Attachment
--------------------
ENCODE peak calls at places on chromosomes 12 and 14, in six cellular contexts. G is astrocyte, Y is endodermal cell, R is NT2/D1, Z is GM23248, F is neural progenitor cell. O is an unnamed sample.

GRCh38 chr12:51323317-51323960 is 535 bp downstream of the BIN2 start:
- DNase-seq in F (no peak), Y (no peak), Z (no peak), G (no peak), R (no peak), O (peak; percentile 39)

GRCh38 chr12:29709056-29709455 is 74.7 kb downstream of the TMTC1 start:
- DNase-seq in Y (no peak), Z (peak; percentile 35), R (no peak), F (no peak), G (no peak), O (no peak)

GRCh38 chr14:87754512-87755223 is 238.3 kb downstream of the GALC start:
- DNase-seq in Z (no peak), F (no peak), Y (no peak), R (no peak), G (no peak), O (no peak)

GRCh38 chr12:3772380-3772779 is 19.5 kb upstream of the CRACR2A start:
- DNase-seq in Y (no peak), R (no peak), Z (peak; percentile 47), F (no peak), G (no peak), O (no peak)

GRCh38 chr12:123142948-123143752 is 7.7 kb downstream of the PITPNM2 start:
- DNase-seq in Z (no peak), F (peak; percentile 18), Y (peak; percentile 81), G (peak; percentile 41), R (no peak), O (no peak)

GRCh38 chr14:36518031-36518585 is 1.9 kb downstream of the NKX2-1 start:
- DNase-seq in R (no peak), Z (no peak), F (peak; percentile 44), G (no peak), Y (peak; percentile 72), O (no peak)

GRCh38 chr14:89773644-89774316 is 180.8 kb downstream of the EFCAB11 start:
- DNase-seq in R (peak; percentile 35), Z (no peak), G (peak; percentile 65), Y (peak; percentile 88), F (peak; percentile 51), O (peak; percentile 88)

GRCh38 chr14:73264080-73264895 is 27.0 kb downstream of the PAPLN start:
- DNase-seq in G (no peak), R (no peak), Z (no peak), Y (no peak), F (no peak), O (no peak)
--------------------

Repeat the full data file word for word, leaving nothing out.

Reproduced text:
ENCODE peak calls at places on chromosomes 12 and 14, in six cellular contexts. G is astrocyte, Y is endodermal cell, R is NT2/D1, Z is GM23248, F is neural progenitor cell. O is an unnamed sample.

GRCh38 chr12:51323317-51323960 is 535 bp downstream of the BIN2 start:
- DNase-seq in F (no peak), Y (no peak), Z (no peak), G (no peak), R (no peak), O (peak; percentile 39)

GRCh38 chr12:29709056-29709455 is 74.7 kb downstream of the TMTC1 start:
- DNase-seq in Y (no peak), Z (peak; percentile 35), R (no peak), F (no peak), G (no peak), O (no peak)

GRCh38 chr14:87754512-87755223 is 238.3 kb downstream of the GALC start:
- DNase-seq in Z (no peak), F (no peak), Y (no peak), R (no peak), G (no peak), O (no peak)

GRCh38 chr12:3772380-3772779 is 19.5 kb upstream of the CRACR2A start:
- DNase-seq in Y (no peak), R (no peak), Z (peak; percentile 47), F (no peak), G (no peak), O (no peak)

GRCh38 chr12:123142948-123143752 is 7.7 kb downstream of the PITPNM2 start:
- DNase-seq in Z (no peak), F (peak; percentile 18), Y (peak; percentile 81), G (peak; percentile 41), R (no peak), O (no peak)

GRCh38 chr14:36518031-36518585 is 1.9 kb downstream of the NKX2-1 start:
- DNase-seq in R (no peak), Z (no peak), F (peak; percentile 44), G (no peak), Y (peak; percentile 72), O (no peak)

GRCh38 chr14:89773644-89774316 is 180.8 kb downstream of the EFCAB11 start:
- DNase-seq in R (peak; percentile 35), Z (no peak), G (peak; percentile 65), Y (peak; percentile 88), F (peak; percentile 51), O (peak; percentile 88)

GRCh38 chr14:73264080-73264895 is 27.0 kb downstream of the PAPLN start:
- DNase-seq in G (no peak), R (no peak), Z (no peak), Y (no peak), F (no peak), O (no peak)